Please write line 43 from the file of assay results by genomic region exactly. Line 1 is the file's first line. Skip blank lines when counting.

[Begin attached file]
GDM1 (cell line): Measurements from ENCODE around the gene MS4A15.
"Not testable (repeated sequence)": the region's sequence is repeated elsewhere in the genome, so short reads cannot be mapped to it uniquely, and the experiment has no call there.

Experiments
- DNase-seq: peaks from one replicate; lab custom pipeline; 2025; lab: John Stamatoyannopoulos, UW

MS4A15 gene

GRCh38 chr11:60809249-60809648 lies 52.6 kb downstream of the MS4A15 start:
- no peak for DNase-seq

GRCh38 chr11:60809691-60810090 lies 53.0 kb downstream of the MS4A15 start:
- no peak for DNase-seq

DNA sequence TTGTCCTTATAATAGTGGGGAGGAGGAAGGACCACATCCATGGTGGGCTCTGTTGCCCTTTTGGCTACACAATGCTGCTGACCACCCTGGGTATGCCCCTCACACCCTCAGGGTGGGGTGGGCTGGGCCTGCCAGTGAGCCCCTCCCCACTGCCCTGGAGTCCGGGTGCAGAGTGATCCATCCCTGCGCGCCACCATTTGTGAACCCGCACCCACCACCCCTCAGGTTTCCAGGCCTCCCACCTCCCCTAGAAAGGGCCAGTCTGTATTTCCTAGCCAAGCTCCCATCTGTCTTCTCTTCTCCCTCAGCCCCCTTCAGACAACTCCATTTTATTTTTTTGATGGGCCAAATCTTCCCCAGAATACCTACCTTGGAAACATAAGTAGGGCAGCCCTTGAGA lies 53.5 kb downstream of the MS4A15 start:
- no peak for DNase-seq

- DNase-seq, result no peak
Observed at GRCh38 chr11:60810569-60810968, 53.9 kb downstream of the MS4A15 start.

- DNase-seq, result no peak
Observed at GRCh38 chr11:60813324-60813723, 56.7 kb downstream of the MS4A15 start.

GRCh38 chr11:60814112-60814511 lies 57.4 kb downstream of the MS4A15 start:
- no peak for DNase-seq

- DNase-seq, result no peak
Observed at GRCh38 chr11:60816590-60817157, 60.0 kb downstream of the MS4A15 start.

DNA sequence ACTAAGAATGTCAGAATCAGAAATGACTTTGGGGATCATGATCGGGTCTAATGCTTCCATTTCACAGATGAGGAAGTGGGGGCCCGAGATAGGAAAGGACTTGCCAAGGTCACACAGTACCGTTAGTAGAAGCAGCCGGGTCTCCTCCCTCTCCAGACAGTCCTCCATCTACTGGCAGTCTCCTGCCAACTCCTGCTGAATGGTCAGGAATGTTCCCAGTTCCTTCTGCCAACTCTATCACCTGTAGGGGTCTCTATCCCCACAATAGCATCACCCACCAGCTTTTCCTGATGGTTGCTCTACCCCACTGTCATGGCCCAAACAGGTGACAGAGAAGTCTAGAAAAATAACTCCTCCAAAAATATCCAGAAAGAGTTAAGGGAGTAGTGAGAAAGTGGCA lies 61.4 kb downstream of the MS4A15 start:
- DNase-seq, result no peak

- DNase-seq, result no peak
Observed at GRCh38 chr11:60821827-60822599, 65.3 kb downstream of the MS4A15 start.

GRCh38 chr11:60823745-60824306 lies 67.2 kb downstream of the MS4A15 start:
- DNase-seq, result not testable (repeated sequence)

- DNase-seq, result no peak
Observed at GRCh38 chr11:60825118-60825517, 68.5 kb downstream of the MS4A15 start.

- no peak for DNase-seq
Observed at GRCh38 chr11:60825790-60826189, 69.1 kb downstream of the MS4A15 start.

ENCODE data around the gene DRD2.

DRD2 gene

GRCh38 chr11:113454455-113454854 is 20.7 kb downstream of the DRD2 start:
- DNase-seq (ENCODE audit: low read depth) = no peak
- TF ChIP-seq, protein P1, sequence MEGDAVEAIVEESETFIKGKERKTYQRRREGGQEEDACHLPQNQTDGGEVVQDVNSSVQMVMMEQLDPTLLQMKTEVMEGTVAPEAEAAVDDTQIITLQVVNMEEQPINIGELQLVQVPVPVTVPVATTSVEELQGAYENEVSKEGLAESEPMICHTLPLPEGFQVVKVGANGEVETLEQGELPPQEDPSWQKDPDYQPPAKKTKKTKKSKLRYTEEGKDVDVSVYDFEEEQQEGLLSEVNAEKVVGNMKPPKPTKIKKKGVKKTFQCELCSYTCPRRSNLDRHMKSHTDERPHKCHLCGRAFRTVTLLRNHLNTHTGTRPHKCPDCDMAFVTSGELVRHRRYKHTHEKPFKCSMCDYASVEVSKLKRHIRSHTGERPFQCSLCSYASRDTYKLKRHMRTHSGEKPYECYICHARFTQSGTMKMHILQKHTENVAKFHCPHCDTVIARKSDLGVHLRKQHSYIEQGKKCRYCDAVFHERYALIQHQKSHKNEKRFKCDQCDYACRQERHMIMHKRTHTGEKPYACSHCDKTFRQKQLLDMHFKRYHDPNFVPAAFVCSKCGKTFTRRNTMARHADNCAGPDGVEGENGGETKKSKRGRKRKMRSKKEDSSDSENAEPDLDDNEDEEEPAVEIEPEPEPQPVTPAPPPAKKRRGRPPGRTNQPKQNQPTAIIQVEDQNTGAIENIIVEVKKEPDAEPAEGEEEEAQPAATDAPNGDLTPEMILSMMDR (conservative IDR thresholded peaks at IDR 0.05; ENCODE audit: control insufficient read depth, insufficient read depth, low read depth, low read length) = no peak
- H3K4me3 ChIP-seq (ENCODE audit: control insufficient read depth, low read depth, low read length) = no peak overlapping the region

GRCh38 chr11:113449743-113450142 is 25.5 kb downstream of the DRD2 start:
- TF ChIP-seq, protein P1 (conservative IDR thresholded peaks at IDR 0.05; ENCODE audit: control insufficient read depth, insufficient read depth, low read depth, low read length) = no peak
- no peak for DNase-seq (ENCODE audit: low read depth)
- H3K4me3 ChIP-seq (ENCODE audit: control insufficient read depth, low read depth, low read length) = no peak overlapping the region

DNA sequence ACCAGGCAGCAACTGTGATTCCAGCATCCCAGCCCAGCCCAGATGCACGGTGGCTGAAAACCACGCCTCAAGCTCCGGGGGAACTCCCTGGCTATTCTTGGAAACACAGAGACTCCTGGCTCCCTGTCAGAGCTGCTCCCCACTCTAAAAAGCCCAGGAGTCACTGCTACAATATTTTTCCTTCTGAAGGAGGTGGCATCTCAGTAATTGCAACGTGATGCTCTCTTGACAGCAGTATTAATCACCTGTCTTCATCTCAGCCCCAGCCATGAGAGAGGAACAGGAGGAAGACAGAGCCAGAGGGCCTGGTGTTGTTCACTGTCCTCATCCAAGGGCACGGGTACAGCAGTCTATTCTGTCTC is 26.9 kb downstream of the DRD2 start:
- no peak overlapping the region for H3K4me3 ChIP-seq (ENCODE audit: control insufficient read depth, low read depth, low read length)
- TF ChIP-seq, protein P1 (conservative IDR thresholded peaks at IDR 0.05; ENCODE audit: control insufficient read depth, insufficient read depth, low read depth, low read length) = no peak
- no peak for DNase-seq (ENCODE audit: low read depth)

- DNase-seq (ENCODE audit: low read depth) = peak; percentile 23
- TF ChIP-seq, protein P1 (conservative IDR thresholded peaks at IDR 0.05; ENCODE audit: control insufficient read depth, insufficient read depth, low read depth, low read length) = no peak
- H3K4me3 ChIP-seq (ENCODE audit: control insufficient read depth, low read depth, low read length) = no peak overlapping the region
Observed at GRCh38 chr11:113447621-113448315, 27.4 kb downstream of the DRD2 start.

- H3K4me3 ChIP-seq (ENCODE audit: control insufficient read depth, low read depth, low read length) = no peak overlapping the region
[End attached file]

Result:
- no peak for DNase-seq (ENCODE audit: low read depth)